The oxford dictionary defines stigma as a mark of disgrace associated with a particular circumstance, quality, or person. It has been classified into two types – first, a social stigma which is the society’s prejudicial attitude and discriminatory behavior towards persons with mental illness, and secondly, the perceived stigma which refers to the experiences of the mentally ill persons.
The reasons why mentally ill are stigmatized are not difficult to understand. It is often believed that mental illness results from a lack of strength of character, that somehow the mentally ill are themselves responsible for their fate. The mentally ill are considered to be dangerous, homicidal, less intelligent, and not at par with their counterparts. The role of media in propagating these false beliefs can also not be left without a mention.
The ways in which stigma affects the mentally ill are also very important to be understood before we can talk about managing the same. Stigma impairs the help-seeking of the mentally ill, further aggravating their illness besides the increased psychological stress they face which leads to reduced acceptance of the illness by patients and their family members. Even after recovery from their illness, stigma interferes with their occupational and social rehabilitation.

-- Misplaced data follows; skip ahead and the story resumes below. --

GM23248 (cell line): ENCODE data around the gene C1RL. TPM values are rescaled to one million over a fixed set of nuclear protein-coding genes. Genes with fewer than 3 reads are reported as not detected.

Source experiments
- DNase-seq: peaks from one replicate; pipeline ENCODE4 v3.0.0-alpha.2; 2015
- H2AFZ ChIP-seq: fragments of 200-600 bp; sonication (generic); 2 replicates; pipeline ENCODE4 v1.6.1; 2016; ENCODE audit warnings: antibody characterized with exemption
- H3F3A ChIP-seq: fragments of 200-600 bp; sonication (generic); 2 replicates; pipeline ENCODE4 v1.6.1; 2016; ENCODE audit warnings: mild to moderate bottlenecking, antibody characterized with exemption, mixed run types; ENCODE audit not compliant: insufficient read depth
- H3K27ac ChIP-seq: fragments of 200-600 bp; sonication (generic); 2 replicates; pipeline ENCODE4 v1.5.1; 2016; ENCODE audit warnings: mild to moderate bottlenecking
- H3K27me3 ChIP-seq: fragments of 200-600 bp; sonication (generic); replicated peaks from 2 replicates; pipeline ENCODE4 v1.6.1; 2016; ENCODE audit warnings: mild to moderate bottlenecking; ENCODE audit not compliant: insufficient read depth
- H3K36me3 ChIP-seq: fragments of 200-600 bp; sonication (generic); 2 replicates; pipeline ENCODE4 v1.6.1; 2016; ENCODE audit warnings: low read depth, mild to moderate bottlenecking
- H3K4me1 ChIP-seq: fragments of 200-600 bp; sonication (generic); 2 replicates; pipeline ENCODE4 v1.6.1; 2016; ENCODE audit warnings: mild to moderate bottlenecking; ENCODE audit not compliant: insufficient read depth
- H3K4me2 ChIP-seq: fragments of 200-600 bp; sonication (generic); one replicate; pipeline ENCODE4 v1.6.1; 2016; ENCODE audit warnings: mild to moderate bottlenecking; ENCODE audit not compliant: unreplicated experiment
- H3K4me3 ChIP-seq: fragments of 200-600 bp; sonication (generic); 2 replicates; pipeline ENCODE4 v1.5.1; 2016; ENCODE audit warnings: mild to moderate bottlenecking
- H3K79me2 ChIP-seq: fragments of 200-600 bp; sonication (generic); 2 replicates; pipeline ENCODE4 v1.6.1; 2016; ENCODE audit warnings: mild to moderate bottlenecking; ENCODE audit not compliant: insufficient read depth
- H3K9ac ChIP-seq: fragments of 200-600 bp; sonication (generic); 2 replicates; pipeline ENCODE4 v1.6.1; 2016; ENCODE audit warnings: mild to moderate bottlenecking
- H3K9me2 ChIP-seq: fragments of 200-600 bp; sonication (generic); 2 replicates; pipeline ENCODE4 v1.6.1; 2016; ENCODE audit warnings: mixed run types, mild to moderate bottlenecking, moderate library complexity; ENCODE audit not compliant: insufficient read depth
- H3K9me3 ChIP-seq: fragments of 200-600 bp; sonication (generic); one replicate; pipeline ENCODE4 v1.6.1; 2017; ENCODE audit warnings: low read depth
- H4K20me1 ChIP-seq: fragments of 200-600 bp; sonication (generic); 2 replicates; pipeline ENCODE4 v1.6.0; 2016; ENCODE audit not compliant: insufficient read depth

To reduce stigma against mental illness, we will first have to create awareness amongst the masses about these illnesses and remove the myths and negative stereotypes attached with the mental illness and mentally ill. This can be done by increasing our knowledge about mental illness, interacting with the ill without any prejudices and preconceived notions, and providing them equal opportunities as far as possible.